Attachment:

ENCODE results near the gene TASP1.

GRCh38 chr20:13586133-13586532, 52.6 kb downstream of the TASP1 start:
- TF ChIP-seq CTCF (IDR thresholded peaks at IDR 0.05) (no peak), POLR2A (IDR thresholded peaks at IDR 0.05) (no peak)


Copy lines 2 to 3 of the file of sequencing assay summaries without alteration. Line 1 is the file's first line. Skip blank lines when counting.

GRCh38 chr20:13586133-13586532, 52.6 kb downstream of the TASP1 start:
- TF ChIP-seq CTCF (IDR thresholded peaks at IDR 0.05) (no peak), POLR2A (IDR thresholded peaks at IDR 0.05) (no peak)